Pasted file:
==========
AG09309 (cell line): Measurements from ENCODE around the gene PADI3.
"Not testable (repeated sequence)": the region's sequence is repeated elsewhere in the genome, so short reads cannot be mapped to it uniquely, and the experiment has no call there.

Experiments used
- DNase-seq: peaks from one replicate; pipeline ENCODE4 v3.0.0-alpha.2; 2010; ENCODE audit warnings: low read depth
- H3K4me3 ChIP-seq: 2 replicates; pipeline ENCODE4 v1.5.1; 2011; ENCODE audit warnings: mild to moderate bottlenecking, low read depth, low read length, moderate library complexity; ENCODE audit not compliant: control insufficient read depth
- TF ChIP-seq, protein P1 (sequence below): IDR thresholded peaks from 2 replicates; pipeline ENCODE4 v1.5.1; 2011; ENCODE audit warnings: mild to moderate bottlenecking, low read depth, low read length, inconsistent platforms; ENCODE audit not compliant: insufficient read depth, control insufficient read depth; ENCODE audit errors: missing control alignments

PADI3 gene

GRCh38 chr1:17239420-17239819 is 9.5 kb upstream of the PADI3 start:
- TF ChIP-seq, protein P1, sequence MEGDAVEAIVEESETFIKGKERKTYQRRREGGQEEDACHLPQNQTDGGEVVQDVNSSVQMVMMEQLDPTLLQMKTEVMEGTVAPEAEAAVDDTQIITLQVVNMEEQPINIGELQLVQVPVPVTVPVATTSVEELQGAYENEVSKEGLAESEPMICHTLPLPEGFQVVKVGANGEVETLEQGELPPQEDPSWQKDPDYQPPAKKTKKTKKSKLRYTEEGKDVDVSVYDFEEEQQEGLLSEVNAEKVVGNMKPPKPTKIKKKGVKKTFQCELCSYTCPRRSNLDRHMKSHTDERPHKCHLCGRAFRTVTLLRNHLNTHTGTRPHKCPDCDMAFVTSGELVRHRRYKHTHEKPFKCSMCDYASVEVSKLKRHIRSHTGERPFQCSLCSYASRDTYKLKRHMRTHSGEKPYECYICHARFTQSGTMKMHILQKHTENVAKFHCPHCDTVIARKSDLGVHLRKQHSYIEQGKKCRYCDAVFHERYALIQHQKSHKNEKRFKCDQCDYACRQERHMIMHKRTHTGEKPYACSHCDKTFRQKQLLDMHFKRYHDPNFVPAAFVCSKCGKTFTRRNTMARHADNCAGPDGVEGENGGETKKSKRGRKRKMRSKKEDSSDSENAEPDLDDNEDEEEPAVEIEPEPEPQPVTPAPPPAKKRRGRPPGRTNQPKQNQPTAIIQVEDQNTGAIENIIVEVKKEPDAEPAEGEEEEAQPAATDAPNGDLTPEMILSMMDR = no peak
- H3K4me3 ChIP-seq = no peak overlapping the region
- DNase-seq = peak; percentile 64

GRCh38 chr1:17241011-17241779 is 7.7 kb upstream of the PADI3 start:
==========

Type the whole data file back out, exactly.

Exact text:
AG09309 (cell line): Measurements from ENCODE around the gene PADI3.
"Not testable (repeated sequence)": the region's sequence is repeated elsewhere in the genome, so short reads cannot be mapped to it uniquely, and the experiment has no call there.

Experiments used
- DNase-seq: peaks from one replicate; pipeline ENCODE4 v3.0.0-alpha.2; 2010; ENCODE audit warnings: low read depth
- H3K4me3 ChIP-seq: 2 replicates; pipeline ENCODE4 v1.5.1; 2011; ENCODE audit warnings: mild to moderate bottlenecking, low read depth, low read length, moderate library complexity; ENCODE audit not compliant: control insufficient read depth
- TF ChIP-seq, protein P1 (sequence below): IDR thresholded peaks from 2 replicates; pipeline ENCODE4 v1.5.1; 2011; ENCODE audit warnings: mild to moderate bottlenecking, low read depth, low read length, inconsistent platforms; ENCODE audit not compliant: insufficient read depth, control insufficient read depth; ENCODE audit errors: missing control alignments

PADI3 gene

GRCh38 chr1:17239420-17239819 is 9.5 kb upstream of the PADI3 start:
- TF ChIP-seq, protein P1, sequence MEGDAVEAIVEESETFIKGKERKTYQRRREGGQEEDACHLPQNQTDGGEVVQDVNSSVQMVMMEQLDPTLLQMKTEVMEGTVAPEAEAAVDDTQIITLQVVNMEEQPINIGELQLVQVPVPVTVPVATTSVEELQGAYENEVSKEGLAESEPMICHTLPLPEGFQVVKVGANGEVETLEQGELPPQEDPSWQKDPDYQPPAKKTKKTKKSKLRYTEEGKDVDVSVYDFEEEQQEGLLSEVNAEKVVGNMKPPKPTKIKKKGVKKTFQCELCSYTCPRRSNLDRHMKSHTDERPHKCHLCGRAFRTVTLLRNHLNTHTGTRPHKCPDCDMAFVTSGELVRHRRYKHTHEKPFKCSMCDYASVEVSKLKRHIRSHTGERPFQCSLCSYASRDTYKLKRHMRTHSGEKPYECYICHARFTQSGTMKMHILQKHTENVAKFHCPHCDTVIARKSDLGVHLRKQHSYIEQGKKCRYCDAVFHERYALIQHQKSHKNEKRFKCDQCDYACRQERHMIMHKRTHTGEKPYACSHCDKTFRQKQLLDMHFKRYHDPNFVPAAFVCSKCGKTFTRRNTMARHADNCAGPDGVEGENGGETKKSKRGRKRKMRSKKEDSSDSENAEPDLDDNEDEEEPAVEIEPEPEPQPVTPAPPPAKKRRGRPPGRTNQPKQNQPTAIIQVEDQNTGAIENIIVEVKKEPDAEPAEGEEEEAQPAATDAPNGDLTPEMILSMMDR = no peak
- H3K4me3 ChIP-seq = no peak overlapping the region
- DNase-seq = peak; percentile 64

GRCh38 chr1:17241011-17241779 is 7.7 kb upstream of the PADI3 start: